At 18 all individuals, including those with developmental disabilities, reach the legal age of majority.  This means that parents can no longer make decisions legally on behalf of an adult child, regardless of the nature of the individual's disability and regardless of whether or not the individual still lives with the family. 

Some families decide to explore guardianship as an option for their family member. A guardian is defined as "a person or agency appointed by a court to act on behalf of an individual".  Guardianship can be general or limited to certain types of decisions, such as those related to residential, educational, medical, legal, vocational, or financial issues.

In all cases, guardianship should be viewed as a solution of last resort, because it removes an individual’s fundamental right of self-determination.  Once a guardian or co-guardians have been appointed by the Superior Court, only the court can modify or change the guardianship order.  There are alternatives to guardianship that may be appropriate for your family member, such as a revocable power of attorney (POA).

Establishing guardianship is a legal process, and some families turn to the Bureau of Guardianship Services at the Department of Human Services for help with the process. Guardianship, however, can be established without the Bureau’s involvement. 

Although it is possible to obtain guardianship without an attorney, some families use an attorney. You can learn more about guardianship on the State of NJ Judiciary's Guardianship Overview webpage and their Adult Guardianship in New Jersey self-help webpage. 

These documents have been prepared by the Department of Human Services’ Bureau of Guardianship Services (BGS). 

If you have questions, please contact BGS at 609-631-2213. 

If your family member has been determined to need a guardian, working through BGS is only one of several options you have for pursuing guardianship.  Many families elect to pursue guardianship privately, either through an attorney or pro se (without an attorney) because these options tend to move faster than the BGS process.

BGS is only able to process guardianship of the person. If your family member has property such as a trust or other large assets, you need to pursue guardianship of person and property through a private attorney. This must be done at your expense or that of the estate.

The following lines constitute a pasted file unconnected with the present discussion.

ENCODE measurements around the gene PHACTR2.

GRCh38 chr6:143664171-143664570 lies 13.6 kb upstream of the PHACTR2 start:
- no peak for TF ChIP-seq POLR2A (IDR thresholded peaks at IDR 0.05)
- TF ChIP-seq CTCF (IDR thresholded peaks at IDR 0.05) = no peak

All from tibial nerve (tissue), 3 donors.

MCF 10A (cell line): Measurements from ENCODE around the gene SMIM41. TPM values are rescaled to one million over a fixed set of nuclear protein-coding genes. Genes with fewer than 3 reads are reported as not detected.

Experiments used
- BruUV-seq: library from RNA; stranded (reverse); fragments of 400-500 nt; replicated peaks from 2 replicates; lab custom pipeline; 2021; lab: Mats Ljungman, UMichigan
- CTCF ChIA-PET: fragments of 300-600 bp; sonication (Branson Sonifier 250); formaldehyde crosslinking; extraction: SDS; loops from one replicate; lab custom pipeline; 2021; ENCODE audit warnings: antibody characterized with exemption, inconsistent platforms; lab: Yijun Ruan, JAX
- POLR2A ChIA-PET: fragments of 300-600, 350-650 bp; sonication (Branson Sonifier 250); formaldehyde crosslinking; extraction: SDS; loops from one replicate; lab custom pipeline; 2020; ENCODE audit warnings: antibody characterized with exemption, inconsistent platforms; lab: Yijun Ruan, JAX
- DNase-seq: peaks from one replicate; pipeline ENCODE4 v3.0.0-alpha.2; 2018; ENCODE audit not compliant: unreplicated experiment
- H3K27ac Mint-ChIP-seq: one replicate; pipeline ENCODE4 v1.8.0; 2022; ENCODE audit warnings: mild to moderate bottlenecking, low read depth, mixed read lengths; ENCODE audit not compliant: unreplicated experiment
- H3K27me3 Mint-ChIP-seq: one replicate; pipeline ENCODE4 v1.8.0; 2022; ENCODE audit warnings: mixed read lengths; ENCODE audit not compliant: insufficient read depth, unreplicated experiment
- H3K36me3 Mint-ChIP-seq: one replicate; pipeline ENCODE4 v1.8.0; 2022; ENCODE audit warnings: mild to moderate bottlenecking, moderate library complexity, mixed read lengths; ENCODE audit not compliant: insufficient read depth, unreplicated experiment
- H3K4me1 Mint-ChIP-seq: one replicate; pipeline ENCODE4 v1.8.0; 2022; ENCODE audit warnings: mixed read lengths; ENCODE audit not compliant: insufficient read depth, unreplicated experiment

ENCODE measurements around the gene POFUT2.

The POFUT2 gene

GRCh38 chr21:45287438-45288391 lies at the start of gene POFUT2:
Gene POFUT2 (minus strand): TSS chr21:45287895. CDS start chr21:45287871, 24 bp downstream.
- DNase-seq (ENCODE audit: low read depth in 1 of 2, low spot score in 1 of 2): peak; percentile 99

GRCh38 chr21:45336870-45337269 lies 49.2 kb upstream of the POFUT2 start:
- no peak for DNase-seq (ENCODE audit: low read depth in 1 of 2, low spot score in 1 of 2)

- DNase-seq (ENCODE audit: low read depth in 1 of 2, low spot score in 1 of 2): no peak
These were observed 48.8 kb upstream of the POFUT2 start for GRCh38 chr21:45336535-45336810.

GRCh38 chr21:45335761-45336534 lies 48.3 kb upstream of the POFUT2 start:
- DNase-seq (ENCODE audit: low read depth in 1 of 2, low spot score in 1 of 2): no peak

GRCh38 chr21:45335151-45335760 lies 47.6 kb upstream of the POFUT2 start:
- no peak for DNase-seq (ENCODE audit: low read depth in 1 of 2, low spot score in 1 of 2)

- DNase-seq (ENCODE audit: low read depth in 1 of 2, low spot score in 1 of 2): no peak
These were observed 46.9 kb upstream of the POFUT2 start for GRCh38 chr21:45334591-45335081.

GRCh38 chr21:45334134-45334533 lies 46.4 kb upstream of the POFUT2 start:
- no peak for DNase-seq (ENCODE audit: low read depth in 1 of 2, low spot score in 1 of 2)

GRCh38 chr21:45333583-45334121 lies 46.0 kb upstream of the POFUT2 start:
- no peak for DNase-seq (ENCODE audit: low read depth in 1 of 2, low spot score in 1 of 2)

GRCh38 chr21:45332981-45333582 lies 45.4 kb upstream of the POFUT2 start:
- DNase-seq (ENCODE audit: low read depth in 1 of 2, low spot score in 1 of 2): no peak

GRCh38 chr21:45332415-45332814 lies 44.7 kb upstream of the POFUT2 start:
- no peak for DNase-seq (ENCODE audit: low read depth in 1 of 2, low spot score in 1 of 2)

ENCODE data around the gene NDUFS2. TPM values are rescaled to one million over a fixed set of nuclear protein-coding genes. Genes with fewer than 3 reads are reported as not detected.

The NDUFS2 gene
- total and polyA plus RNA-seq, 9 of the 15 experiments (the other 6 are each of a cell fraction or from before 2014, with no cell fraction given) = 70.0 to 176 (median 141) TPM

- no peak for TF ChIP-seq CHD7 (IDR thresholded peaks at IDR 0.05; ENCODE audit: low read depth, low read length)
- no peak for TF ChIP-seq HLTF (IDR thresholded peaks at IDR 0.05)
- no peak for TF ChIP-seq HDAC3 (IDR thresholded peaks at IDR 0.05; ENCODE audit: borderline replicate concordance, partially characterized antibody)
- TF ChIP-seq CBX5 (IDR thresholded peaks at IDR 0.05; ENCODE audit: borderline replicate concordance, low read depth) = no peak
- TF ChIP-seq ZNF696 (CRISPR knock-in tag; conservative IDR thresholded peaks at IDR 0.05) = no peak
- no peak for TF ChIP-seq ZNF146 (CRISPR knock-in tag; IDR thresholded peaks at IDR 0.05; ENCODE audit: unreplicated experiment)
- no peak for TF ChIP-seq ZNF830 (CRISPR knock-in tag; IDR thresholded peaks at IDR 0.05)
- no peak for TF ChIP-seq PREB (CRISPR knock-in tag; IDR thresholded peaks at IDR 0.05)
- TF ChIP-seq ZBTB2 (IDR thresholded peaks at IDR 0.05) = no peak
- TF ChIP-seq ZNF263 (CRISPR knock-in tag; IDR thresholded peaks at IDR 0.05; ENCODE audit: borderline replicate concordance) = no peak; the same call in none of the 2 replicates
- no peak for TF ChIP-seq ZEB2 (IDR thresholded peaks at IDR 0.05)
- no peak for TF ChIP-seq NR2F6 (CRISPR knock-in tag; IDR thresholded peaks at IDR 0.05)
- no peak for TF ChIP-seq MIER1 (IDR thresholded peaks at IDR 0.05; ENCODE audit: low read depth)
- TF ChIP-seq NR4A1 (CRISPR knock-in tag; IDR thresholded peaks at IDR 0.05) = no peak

If you or someone you care for is experiencing an emergency that requires immediate medical or police assistance, please call 911.

The Division is committed to protecting the health and safety of individuals and to mitigating urgent situations that may occur.  The Division has a process for any person to report suspected abuse of an individual with an intellectual or developmental disability.  Moreover, Department and provider staff, including volunteers, are required to report allegations of abuse, neglect or exploitation. 

The Department encourages individuals with special needs to sign up at NJ Register Ready, which is NJ’s Special Needs Registry for Disasters.    The information collected is kept confidential and secure and is only used for emergency response and planning.  Additional information has been compiled by the NJ Office of Emergency Management (OEM).

A reminder from OEM:  The first line of defense against the effects of a disaster is personal preparedness.  During an emergency, the government and other agencies may not be able to meet your needs.  It is important for all citizens to make their own emergency plans and prepare for their own care and safety in an emergency.  Registering on this website is not a guarantee that emergency officials will be able to assist you in an emergency.